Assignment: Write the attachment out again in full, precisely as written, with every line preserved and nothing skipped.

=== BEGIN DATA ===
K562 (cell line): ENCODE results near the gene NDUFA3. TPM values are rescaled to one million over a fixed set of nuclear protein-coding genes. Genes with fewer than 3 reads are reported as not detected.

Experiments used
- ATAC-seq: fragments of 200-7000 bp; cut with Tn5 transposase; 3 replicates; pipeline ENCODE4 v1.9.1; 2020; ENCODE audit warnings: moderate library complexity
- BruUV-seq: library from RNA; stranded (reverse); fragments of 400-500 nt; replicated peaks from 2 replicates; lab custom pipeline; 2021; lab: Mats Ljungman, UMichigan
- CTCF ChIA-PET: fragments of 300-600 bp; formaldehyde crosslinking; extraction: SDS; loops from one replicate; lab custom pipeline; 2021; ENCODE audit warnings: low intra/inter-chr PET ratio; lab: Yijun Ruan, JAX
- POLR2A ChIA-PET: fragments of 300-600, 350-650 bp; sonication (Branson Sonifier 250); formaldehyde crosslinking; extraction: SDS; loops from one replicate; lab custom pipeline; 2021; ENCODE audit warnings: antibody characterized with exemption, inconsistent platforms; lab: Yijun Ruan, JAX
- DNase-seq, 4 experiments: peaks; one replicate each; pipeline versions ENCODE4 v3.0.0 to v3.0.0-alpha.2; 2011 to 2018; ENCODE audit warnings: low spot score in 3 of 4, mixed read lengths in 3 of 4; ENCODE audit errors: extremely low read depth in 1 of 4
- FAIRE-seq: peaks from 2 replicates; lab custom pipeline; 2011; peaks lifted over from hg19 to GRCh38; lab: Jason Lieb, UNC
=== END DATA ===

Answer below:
K562 (cell line): ENCODE results near the gene NDUFA3. TPM values are rescaled to one million over a fixed set of nuclear protein-coding genes. Genes with fewer than 3 reads are reported as not detected.

Experiments used
- ATAC-seq: fragments of 200-7000 bp; cut with Tn5 transposase; 3 replicates; pipeline ENCODE4 v1.9.1; 2020; ENCODE audit warnings: moderate library complexity
- BruUV-seq: library from RNA; stranded (reverse); fragments of 400-500 nt; replicated peaks from 2 replicates; lab custom pipeline; 2021; lab: Mats Ljungman, UMichigan
- CTCF ChIA-PET: fragments of 300-600 bp; formaldehyde crosslinking; extraction: SDS; loops from one replicate; lab custom pipeline; 2021; ENCODE audit warnings: low intra/inter-chr PET ratio; lab: Yijun Ruan, JAX
- POLR2A ChIA-PET: fragments of 300-600, 350-650 bp; sonication (Branson Sonifier 250); formaldehyde crosslinking; extraction: SDS; loops from one replicate; lab custom pipeline; 2021; ENCODE audit warnings: antibody characterized with exemption, inconsistent platforms; lab: Yijun Ruan, JAX
- DNase-seq, 4 experiments: peaks; one replicate each; pipeline versions ENCODE4 v3.0.0 to v3.0.0-alpha.2; 2011 to 2018; ENCODE audit warnings: low spot score in 3 of 4, mixed read lengths in 3 of 4; ENCODE audit errors: extremely low read depth in 1 of 4
- FAIRE-seq: peaks from 2 replicates; lab custom pipeline; 2011; peaks lifted over from hg19 to GRCh38; lab: Jason Lieb, UNC